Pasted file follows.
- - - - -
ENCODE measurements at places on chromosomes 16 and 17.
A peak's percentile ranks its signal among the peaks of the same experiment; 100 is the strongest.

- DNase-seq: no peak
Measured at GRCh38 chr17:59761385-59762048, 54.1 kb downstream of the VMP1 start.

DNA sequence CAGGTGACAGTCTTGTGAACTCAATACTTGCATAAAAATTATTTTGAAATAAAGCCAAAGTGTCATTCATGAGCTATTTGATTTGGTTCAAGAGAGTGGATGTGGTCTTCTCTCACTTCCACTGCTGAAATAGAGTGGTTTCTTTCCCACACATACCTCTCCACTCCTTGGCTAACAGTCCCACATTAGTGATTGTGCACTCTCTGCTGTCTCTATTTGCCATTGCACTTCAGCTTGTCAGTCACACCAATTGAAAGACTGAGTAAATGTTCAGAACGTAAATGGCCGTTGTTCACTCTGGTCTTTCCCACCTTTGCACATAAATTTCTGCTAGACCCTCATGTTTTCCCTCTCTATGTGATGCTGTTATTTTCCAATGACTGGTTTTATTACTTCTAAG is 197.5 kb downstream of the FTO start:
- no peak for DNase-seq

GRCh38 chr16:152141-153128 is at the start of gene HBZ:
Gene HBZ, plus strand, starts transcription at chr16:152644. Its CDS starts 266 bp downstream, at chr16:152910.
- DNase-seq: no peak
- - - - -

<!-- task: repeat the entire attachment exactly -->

ENCODE measurements at places on chromosomes 16 and 17.
A peak's percentile ranks its signal among the peaks of the same experiment; 100 is the strongest.

- DNase-seq: no peak
Measured at GRCh38 chr17:59761385-59762048, 54.1 kb downstream of the VMP1 start.

DNA sequence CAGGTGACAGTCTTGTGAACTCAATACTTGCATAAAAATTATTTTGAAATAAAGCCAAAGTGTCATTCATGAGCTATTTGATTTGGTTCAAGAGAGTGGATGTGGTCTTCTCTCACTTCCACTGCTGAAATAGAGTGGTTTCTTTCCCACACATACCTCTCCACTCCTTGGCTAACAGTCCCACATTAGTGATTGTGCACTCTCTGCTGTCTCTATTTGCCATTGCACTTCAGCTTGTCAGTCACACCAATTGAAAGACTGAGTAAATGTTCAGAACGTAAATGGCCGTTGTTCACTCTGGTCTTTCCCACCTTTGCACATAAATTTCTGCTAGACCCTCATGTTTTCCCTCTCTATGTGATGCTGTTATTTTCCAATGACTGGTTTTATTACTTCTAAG is 197.5 kb downstream of the FTO start:
- no peak for DNase-seq

GRCh38 chr16:152141-153128 is at the start of gene HBZ:
Gene HBZ, plus strand, starts transcription at chr16:152644. Its CDS starts 266 bp downstream, at chr16:152910.
- DNase-seq: no peak